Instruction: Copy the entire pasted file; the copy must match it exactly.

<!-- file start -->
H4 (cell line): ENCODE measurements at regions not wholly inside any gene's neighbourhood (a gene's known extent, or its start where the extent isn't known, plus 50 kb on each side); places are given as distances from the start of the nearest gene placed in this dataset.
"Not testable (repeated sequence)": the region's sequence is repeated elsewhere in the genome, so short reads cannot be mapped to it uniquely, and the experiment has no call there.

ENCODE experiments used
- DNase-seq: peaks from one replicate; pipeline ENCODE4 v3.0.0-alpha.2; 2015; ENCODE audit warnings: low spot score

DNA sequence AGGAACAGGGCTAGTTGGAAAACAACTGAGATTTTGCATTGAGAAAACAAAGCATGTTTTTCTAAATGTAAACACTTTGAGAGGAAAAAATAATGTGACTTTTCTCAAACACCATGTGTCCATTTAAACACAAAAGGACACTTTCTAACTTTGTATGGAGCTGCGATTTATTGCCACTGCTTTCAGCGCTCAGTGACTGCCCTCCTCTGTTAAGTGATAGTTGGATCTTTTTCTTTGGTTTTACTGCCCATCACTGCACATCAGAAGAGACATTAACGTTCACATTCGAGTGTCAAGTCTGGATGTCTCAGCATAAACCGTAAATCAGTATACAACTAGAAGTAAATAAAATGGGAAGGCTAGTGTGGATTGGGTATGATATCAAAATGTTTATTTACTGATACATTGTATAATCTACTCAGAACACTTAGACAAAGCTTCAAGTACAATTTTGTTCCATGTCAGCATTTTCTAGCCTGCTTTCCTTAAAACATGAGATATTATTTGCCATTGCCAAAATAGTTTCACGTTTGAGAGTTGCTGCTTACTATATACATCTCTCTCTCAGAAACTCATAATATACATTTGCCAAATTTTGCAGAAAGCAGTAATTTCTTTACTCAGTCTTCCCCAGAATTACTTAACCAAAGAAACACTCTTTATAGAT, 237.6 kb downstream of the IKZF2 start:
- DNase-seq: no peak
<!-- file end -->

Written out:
H4 (cell line): ENCODE measurements at regions not wholly inside any gene's neighbourhood (a gene's known extent, or its start where the extent isn't known, plus 50 kb on each side); places are given as distances from the start of the nearest gene placed in this dataset.
"Not testable (repeated sequence)": the region's sequence is repeated elsewhere in the genome, so short reads cannot be mapped to it uniquely, and the experiment has no call there.

ENCODE experiments used
- DNase-seq: peaks from one replicate; pipeline ENCODE4 v3.0.0-alpha.2; 2015; ENCODE audit warnings: low spot score

DNA sequence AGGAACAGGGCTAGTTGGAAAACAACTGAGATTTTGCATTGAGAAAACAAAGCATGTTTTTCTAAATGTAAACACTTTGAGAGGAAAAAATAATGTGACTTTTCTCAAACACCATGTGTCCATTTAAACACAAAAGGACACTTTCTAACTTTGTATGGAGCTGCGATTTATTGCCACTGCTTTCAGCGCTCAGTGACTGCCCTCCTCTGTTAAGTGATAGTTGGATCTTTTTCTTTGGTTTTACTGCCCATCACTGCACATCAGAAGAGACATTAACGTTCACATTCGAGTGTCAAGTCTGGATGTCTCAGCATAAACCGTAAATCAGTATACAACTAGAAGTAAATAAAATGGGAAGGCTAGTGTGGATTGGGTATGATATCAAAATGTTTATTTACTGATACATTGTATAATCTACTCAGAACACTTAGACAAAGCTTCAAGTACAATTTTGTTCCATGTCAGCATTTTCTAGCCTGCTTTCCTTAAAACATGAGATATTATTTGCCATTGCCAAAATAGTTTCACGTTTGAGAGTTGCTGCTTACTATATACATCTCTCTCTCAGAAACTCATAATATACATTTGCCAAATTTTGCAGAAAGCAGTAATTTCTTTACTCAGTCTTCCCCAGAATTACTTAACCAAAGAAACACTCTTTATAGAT, 237.6 kb downstream of the IKZF2 start:
- DNase-seq: no peak